Former FBI Director James Comey has rejected an invitation from congressional Republicans to be interviewed behind closed doors, but he said he would appear for a public hearing instead.
Comey's attorney David Kelley sent a letter to House Judiciary Chairman Bob Goodlatte and House Oversight Chairman Trey Gowdy stating that Comey "respectfully declines your request for a private interview."
"He would, however, welcome the opportunity to testify at a public hearing," Kelley wrote in the letter obtained by CNN.
According to a person familiar with the discussions between Comey and the House Judiciary Committee, Comey did not want selective leaks to occur regarding what was discussed behind closed doors with lawmakers, but instead preferred an open hearing where the public can hear his words directly.
In response to Comey's letter, a Judiciary Committee aide said Goodlatte is prepared to issue a subpoena for Comey to appear for a transcribed interview if he won't do so voluntarily.
Goodlatte and Gowdy are trying to talk to Comey and a number of other current and former FBI and Justice Department officials as part of their investigation into the FBI's handling of the Hillary Clinton email and Russia investigations.
Comey is at the center of both the Clinton and Russia investigations as former FBI director, between his decision to publicly discuss the Clinton probe and that his May 2017 firing led to the appointment of special counsel Robert Mueller.
Comey's last public appearance on Capitol Hill in June 2017 before the Senate Intelligence Committee was nothing short of a spectacle, where he described his private conversations with President Donald Trump ahead of his firing and how his memos memorializing those conversations were leaked to help prompt the appointment of a special counsel.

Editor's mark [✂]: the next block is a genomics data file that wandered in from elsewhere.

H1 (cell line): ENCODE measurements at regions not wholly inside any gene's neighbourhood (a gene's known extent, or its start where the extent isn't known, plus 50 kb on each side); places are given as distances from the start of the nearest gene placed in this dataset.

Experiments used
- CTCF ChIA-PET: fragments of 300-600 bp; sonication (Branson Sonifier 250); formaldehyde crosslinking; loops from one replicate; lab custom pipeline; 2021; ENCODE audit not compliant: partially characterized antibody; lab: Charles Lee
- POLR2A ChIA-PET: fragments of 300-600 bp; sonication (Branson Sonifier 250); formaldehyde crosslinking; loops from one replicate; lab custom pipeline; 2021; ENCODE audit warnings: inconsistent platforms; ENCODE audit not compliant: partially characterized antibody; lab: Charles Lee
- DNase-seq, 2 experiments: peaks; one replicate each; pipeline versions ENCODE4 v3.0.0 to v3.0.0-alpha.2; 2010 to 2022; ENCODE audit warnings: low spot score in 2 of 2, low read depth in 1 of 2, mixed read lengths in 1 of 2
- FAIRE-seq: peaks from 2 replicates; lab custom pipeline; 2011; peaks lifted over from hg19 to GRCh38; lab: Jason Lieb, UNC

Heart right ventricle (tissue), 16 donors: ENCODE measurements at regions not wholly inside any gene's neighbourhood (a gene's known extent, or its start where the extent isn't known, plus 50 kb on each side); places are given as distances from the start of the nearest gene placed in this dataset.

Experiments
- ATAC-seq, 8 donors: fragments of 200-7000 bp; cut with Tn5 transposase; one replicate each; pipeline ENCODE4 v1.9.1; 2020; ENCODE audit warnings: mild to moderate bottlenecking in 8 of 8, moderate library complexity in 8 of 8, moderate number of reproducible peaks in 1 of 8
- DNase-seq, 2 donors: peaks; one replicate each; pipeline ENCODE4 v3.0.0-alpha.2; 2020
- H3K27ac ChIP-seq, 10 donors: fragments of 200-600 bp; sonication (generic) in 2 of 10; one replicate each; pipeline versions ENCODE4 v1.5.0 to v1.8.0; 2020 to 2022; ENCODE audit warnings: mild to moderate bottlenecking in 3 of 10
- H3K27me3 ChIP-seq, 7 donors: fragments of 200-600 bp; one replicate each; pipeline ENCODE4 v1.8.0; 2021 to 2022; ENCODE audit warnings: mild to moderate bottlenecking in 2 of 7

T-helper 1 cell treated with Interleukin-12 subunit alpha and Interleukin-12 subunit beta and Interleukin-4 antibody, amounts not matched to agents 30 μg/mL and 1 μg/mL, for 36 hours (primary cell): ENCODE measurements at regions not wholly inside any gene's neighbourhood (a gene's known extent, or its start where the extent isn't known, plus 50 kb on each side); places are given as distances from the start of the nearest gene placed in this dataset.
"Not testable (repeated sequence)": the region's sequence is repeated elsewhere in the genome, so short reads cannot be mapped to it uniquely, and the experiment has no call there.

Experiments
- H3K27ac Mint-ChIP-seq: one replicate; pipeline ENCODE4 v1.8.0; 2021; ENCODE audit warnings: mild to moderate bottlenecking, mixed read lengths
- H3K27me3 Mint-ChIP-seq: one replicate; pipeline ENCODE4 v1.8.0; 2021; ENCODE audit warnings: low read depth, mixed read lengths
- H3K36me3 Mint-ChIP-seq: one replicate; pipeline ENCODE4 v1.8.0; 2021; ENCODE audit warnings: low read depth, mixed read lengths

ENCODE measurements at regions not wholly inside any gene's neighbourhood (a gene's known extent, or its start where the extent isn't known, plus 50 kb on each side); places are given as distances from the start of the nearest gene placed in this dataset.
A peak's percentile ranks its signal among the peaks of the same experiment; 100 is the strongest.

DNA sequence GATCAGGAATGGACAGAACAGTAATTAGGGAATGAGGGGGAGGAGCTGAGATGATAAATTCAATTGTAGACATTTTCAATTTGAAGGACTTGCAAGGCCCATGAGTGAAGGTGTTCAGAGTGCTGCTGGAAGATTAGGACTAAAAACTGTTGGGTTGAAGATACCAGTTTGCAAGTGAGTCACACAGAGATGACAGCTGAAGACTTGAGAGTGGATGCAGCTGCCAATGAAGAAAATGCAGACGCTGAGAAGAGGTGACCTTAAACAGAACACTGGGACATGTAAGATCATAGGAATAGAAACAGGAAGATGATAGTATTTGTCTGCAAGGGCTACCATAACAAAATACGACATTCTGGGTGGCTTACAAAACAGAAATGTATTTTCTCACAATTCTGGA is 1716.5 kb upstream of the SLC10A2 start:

The House committees have done most of their interviews in a closed-door setting, but they grilled former FBI agent Peter Strzok publicly in a July hearing that devolved into a partisan shouting match at several points.
A bipartisan group of lawmakers on the committee is also expected to speak to Deputy Attorney General Rod Rosenstein this month behind closed doors about his reported comments discussing wearing a wire to talk to Trump and recruiting Cabinet members to invoke the 25th Amendment to remove him from office.
Democrats have accused congressional Republicans of using the investigation as a way to undermine the Mueller investigation, arguing they're trying to provide a pretext for the firing of Rosenstein, who supervises the special counsel probe.
In addition to Comey, congressional Republicans requested interviews last month with two former senior Obama Justice Department officials: former Attorney General Loretta Lynch and former Deputy acting Attorney General Sally Yates.
They're also seeking to talk to former Trump campaign adviser George Papadopoulos and Fusion GPS' Glenn Simpson, who hired Christopher Steele to compile the opposition research dossier on Trump and Russia.
Simpson's attorney Joshua Levy also rejected the congressional invitation request, writing in a letter last week that the Republicans on the probe are "some of the President's staunchest protectors, who have misspent American taxpayers' dollars to undermine the special counsel's investigation into Russia's interference in the 2016 election."
This month, the committees are also interviewing former FBI general counsel James Baker, who was a close adviser to Comey at the bureau, and Nellie Ohr, a Fusion GPS contractor married to Justice Department official Bruce Ohr, who was questioned himself last month.
Comey's attorney said in the letter to Goodlatte, a Virginia Republican, and Gowdy, a South Carolina Republican, that Comey would be able to testify publicly because he no longer has a security clearance.
"Given that Mr. Comey no longer has a security clearance, we do not anticipate the public setting to present concerns about the disclosure of classified information," Kelley wrote.
Kelly also wrote that Comey expected the committees to obtain approval from the FBI to disclose certain information — something that was an issue when Strzok testified in July.